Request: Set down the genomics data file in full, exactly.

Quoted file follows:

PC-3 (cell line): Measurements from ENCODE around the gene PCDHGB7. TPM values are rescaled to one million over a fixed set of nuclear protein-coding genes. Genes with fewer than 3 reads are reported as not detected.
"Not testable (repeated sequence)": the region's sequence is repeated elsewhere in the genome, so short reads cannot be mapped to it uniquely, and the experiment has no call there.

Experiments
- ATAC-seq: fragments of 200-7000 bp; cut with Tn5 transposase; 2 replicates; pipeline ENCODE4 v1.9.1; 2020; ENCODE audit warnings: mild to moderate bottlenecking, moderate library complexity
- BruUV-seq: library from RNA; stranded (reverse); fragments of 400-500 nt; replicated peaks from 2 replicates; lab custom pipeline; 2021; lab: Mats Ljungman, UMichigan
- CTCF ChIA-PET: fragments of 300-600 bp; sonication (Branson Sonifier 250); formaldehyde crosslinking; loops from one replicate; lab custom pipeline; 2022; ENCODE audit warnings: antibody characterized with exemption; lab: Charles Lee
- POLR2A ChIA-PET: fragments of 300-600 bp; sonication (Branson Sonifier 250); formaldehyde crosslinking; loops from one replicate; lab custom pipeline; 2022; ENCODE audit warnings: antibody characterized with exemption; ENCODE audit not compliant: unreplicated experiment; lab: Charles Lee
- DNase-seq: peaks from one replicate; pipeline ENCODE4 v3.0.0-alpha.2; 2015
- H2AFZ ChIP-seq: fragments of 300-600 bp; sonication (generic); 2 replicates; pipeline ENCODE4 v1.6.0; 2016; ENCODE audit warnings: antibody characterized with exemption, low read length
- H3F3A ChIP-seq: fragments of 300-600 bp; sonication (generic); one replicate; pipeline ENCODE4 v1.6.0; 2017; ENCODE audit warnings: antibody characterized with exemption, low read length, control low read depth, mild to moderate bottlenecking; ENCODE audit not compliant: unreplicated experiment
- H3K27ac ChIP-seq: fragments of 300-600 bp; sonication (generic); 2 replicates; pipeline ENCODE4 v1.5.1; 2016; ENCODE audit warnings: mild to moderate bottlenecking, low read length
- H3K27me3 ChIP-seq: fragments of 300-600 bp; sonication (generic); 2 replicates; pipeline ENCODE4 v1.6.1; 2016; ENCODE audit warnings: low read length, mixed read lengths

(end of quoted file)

PC-3 (cell line): Measurements from ENCODE around the gene PCDHGB7. TPM values are rescaled to one million over a fixed set of nuclear protein-coding genes. Genes with fewer than 3 reads are reported as not detected.
"Not testable (repeated sequence)": the region's sequence is repeated elsewhere in the genome, so short reads cannot be mapped to it uniquely, and the experiment has no call there.

Experiments
- ATAC-seq: fragments of 200-7000 bp; cut with Tn5 transposase; 2 replicates; pipeline ENCODE4 v1.9.1; 2020; ENCODE audit warnings: mild to moderate bottlenecking, moderate library complexity
- BruUV-seq: library from RNA; stranded (reverse); fragments of 400-500 nt; replicated peaks from 2 replicates; lab custom pipeline; 2021; lab: Mats Ljungman, UMichigan
- CTCF ChIA-PET: fragments of 300-600 bp; sonication (Branson Sonifier 250); formaldehyde crosslinking; loops from one replicate; lab custom pipeline; 2022; ENCODE audit warnings: antibody characterized with exemption; lab: Charles Lee
- POLR2A ChIA-PET: fragments of 300-600 bp; sonication (Branson Sonifier 250); formaldehyde crosslinking; loops from one replicate; lab custom pipeline; 2022; ENCODE audit warnings: antibody characterized with exemption; ENCODE audit not compliant: unreplicated experiment; lab: Charles Lee
- DNase-seq: peaks from one replicate; pipeline ENCODE4 v3.0.0-alpha.2; 2015
- H2AFZ ChIP-seq: fragments of 300-600 bp; sonication (generic); 2 replicates; pipeline ENCODE4 v1.6.0; 2016; ENCODE audit warnings: antibody characterized with exemption, low read length
- H3F3A ChIP-seq: fragments of 300-600 bp; sonication (generic); one replicate; pipeline ENCODE4 v1.6.0; 2017; ENCODE audit warnings: antibody characterized with exemption, low read length, control low read depth, mild to moderate bottlenecking; ENCODE audit not compliant: unreplicated experiment
- H3K27ac ChIP-seq: fragments of 300-600 bp; sonication (generic); 2 replicates; pipeline ENCODE4 v1.5.1; 2016; ENCODE audit warnings: mild to moderate bottlenecking, low read length
- H3K27me3 ChIP-seq: fragments of 300-600 bp; sonication (generic); 2 replicates; pipeline ENCODE4 v1.6.1; 2016; ENCODE audit warnings: low read length, mixed read lengths